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Mitumba imports jump four-fold in the third quarter

NEWS
By Dominic Omondi | Jan 4th 2022 | 3 min read
By Dominic Omondi | January 4th 2022
NEWS

Bales of mitumba being offloaded at a warehouse. [Courtesy]

The quantity of second-hand clothes (mitumba) imported into the country between July and September last year rose sharply by 268 per cent, following the lifting of an earlier ban that was aimed at curbing the spread of Covid-19.

Data from the Kenya National Bureau of Statistics (KNBS) shows that 49,176 tonnes of second-hand clothes were imported into the country in the third quarter of last year compared to 13,334 tonnes in 2020.

This was more than 45,659 tonnes that were imported in the review period in 2019, before the pandemic. "Last year was generally a good year compared to 2020," a trader, who did not wish to be named said.

However, the trader said they were affected by the shortage of containers which pushed up the cost of importation to nearly double.

The mitumba that Kenya imported during the review period was valued at Sh5.1 billion, almost a four-fold increase compared to Sh1.4 billion worth of second-hand clothes that were imported between July and September 2020.

At the height of Covid-19, in March 2020, then Cabinet Secretary for Industry, Trade and Co-operatives Betty Maina restricted the importation of used clothes and shoes in what the State explained was aimed at curbing the spread of the virus.

Many traders were affected by the restriction, with markets such as Gikomba and Toi in Nairobi taking a hit from the punitive measures.

In value terms, traders spent Sh1.4 billion to import mitumba between July and September 2020, a drop from Sh4.5 billion in the third quarter of 2019.

President Uhuru Kenyatta lifted the ban on August 26, 2020, setting the stage for the resumption of this trade. After lifting the ban, the State came up with new protocols for the importation of mitumba.

"All used textiles and used shoes intended for importation into Kenya shall be subjected to physical examination and certification under the Pre–export Verification of Conformity to Standards (PVoC) requirements,” read part of the protocols by the Kenya Bureau of Standards (Kebs).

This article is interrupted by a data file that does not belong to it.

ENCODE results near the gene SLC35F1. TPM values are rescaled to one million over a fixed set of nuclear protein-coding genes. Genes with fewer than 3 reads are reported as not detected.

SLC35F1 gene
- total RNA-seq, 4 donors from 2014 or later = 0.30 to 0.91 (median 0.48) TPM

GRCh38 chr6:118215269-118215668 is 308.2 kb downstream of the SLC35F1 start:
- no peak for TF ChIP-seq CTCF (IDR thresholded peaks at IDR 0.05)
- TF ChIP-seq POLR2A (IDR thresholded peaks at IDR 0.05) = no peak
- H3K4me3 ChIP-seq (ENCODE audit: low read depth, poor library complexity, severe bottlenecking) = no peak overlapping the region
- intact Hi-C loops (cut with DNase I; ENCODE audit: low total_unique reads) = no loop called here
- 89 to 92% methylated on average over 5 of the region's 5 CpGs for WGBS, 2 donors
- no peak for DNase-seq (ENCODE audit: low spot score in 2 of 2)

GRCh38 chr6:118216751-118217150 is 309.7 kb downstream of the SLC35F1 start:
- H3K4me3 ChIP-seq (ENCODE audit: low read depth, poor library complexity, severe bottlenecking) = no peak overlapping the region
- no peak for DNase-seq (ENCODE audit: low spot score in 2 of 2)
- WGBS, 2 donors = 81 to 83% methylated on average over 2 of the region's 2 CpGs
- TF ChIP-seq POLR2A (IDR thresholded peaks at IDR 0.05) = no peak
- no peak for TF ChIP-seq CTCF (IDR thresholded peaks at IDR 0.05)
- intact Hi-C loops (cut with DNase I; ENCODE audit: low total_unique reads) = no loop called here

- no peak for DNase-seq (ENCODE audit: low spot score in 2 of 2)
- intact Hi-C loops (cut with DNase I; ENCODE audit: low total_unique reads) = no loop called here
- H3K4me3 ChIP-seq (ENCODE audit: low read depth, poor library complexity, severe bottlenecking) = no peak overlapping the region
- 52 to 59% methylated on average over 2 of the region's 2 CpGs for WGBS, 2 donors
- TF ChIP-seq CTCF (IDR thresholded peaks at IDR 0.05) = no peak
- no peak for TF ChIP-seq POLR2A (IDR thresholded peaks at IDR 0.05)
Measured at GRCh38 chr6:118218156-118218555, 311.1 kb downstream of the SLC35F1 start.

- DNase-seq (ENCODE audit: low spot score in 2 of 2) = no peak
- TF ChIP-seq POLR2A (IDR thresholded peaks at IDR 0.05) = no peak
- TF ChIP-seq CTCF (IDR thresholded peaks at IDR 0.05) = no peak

"They shall be accompanied by a fumigation or treatment certificate issued by a competent authority in the country of supply.”

While banning the importation of clothes and shoes last year, Kebs Managing Director Bernard Njiraini said the move conformed to the Kenyan standards that prohibit imports from a country experiencing an epidemic.

Second-hand clothes dealers then accused the State of an attempt to kill a sector that employs a lot of Kenyans.

By the end of 2019, most of the used clothes, 37 per cent, came from China followed by Pakistan (9.85 per cent), Canada (9.76 per cent), the United Kingdom (8.89 per cent), and Poland (5.69 per cent).

Imported second-hand clothes from China in 2019 were valued at $61 million (Sh6.9 billion), Sh1.8 billion from Pakistan, and another Sh1.8 billion from Canada. The value of mitumba clothes brought into the country has doubled since 2014 when the imports were valued at Sh8.8 billion.

The surge over the four years points to the key role that these segments of the economy play in creating jobs and providing clothing to Kenyans.

"The second-hand clothes market supports two million traders directly and three million other small businesses in related trades, not to mention most Kenyans who prefer the clothing due to prevailing economic conditions,” Mitumba Association of Kenya Chairperson Teresia Wairimu said last year. 

She said the clothes are inspected and fumigated at the source countries.

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